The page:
Jaffareadstoo is delighted to host today's penultimate stop on
The Woman in the Shadows Blog Tour
Hello Jo. You ask why I have chosen to tell Elizabeth Cromwell’s story and if I found out anything surprising about Elizabeth or about Tudor women.
I have always been fascinated by stories that have not yet been told by writers of historical fiction. I am interested in female perspectives on Historical events and personalities. Historical women are shadowy. Unless a woman was very important they remain, during this period, unrecorded. Of course, when you are writing Historical Fiction about lesser known personalities, you may have no idea about how your protagonist looked or what she said or thought and a writer must use her imagination to put flesh on the historical skeleton.
I had several objectives in this novel. I found Thomas Cromwell intriguing and I wondered if looking at his marriage could permit a sideways glance at his life before he rose to power. I hoped to show him as a family man. What was it like to be married to such a man? Moreover, writing about Elizabeth has permitted me to focus on the Tudor world as it might have been for a Tudor woman from the wealthy merchant class. It is recorded fact that Elizabeth’s father was involved in the cloth trade. It is historical fact that she had been a young widow before her marriage to Thomas Cromwell. I was curious as to why she was widowed so young. Since historians really do not know, that part of my investigation and story line permitted me, as a writer of Historical Fiction, plausible speculation.
Therefore, for me as a novelist, the first surprising discovery about Elizabeth concerns her first marriage to Tom Williams. I strongly suspected that his family, like hers, was connected with the cloth industry. However, he also was recorded as having been Yeoman of the Guard. That fact could have been a misinterpretation as it is just a mention and the word ‘yeoman’ can suggest ‘freeman’. I went with the former, exploring why he might have died and why, considering she had three children with Thomas Cromwell, she had none with her first husband. Of course, there could be alternative answers to this query.
Tudor women often inherited husband’s businesses and could live lives independent of men. Many acquired success and wealth. They employed apprentices and participated in gilds where they often faced male jealousy, and could not take on high office within the gild. I discovered enough evidence to suggest that Thomas Cromwell trusted family and close friends in the city. They were humanists who pursued new learning. Elizabeth was highly respected by his friends. I suspect that she, too, had had an education. Women had enough learning to at least manage household accounts. The Cromwells accumulated wealth and by 1523/4 had purchased a home in a choice neighbourhood beside The Austin Friary.
Researching and writing this story involved an investigation that yielded many intriguing and fascinating discoveries. I hope your readers enjoy it as much as I enjoyed writing it.
4 August 2017
When beautiful cloth merchant's daughter Elizabeth Williams is widowed at the age of twenty-two, she is determined to make herself a success in the business she has learned from her father. But there are those who oppose a woman making her own way in the world, and soon Elizabeth realises she may have some powerful enemies - enemies who also know the truth about her late husband..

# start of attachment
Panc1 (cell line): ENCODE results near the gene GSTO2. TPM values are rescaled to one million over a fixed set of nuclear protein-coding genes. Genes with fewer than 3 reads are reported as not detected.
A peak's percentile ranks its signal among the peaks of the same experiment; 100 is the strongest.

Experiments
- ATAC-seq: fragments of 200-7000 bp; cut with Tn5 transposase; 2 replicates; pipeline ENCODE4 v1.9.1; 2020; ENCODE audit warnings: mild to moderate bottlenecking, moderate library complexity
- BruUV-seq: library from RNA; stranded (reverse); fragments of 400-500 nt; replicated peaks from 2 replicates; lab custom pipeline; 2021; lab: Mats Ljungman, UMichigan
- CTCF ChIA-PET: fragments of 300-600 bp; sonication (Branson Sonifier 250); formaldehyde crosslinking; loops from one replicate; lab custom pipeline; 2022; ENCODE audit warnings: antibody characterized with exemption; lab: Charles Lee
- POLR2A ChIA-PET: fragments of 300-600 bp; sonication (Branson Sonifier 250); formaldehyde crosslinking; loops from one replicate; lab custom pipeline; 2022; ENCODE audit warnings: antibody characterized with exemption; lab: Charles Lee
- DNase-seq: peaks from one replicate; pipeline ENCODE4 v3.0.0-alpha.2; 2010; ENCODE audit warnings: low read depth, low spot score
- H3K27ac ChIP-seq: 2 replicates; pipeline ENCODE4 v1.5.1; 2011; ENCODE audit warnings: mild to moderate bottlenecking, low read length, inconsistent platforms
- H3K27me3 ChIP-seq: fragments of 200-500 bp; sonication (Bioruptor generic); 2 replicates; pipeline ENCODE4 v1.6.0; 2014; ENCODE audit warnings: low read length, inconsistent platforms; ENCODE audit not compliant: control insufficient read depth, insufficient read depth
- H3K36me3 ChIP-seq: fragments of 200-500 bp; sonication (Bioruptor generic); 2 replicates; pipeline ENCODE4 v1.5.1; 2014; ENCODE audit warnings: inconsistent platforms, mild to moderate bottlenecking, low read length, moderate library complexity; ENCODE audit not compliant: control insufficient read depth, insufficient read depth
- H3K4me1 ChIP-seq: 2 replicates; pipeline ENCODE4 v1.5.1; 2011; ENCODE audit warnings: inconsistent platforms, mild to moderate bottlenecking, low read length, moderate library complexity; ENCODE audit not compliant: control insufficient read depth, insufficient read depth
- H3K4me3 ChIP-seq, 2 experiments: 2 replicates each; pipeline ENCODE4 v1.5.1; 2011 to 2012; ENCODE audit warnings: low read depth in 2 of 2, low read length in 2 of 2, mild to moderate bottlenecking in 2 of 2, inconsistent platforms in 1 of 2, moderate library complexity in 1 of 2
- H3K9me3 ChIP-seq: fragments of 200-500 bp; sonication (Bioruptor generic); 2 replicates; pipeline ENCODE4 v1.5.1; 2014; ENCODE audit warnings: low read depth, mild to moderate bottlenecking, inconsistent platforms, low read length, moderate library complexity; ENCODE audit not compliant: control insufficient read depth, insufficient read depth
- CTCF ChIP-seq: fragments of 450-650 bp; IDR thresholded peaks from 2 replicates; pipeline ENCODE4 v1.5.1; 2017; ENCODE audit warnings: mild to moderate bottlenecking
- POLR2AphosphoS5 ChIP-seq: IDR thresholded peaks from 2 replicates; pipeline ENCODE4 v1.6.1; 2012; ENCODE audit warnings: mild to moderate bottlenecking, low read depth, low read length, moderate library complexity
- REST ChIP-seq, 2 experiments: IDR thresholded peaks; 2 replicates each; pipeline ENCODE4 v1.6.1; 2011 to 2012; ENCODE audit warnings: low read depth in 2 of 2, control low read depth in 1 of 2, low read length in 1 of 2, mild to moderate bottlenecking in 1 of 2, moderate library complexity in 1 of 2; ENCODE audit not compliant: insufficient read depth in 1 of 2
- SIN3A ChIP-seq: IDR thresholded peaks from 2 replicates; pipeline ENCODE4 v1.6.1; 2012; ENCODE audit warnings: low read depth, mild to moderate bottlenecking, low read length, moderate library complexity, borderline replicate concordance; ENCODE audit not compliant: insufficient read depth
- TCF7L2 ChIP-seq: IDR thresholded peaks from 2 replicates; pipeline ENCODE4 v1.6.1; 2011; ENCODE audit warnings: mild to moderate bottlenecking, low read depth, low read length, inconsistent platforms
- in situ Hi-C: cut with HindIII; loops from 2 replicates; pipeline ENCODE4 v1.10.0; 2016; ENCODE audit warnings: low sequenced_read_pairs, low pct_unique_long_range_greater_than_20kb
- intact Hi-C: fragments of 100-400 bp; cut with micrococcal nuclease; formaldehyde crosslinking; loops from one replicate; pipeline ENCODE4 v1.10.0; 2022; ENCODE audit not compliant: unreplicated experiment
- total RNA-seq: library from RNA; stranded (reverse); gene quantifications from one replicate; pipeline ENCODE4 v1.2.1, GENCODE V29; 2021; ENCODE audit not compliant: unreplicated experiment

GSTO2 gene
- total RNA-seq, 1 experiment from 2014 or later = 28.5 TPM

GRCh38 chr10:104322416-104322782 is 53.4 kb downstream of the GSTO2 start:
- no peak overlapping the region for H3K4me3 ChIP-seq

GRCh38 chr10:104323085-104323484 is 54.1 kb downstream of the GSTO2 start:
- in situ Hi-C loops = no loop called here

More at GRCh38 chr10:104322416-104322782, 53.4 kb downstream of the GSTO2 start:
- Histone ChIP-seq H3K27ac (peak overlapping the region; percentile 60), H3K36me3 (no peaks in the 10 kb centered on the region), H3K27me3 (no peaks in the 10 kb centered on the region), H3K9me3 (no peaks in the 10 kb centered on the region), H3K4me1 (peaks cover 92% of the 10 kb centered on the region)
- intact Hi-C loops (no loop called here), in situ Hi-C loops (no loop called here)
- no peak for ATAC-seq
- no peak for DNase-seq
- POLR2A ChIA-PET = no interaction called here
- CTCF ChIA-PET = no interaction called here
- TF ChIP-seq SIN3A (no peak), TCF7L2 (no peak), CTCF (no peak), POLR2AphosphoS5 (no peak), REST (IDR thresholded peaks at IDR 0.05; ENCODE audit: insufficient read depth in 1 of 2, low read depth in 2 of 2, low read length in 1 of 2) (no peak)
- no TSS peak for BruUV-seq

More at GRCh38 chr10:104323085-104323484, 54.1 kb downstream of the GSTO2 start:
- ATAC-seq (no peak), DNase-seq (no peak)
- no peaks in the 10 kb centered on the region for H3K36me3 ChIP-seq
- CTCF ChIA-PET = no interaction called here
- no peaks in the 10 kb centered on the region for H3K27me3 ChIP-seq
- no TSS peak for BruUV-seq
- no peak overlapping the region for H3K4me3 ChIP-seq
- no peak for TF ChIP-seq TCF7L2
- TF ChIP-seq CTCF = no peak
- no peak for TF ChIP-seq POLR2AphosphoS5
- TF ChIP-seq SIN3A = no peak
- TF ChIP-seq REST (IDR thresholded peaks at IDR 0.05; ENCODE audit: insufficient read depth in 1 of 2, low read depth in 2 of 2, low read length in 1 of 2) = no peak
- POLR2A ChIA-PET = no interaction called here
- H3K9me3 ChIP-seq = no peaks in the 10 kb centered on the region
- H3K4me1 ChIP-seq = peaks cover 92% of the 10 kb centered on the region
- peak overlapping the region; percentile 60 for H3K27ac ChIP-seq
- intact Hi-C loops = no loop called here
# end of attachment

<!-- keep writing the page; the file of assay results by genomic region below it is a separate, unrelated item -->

Security and happiness comes when Elizabeth is introduced to kindly, ambitious merchant turned lawyer, Thomas Cromwell. Their marriage is one based on mutual love and respect...but it isn't always easy being the wife of an influential, headstrong man in Henry VIII s London. The city is filled with ruthless people and strange delights and Elizabeth realises she must adjust to the life she has chosen...or risk losing everything.
Thank you to Jaffa Reads Too for hosting this hop on my Blog Tour for The Woman in the Shadows.
About the Author
Carol McGrath has an MA in Creative Writing from The Seamus Heaney Centre, Queens University Belfast, followed by an MPhil in Creative Writing from University of London. The Handfasted Wife, first in a trilogy about the royal women of 1066 was shortlisted for the RoNAs in 2014. The Swan-Daughter and The Betrothed Sister complete this best-selling trilogy. The Woman in the Shadows, a novel that considers Henry VIII’s statesman, Thomas Cromwell, through the eyes of Elizabeth his wife, will be published on August 4th, 2017. Carol is working on a new medieval Trilogy, The Rose Trilogy, set in the High Middle Ages. It subject matter is three linked medieval queens, sometimes considered ‘She Wolves’. She speaks at events and conferences on the subject of medieval women, writing Historical Fiction, The Bayeux Tapestry, and Fabrics, Tapestry and Embroidery as incorporated into fiction. Carol was the co-ordinator of the Historical Novels Association Conference, Oxford in September 2016 and reviews for the HNS.
Find Carol on the following :
Follow me on Twitter @carolmcgrath
Huge thanks to the author for inviting me to be part of this blog tour and to Kate at Accent Press for my copy of The Woman in the Shadows.
Sounds just up my streetReplyDelete
That's great, Julie. Thanks for taking the time to read and comment.Delete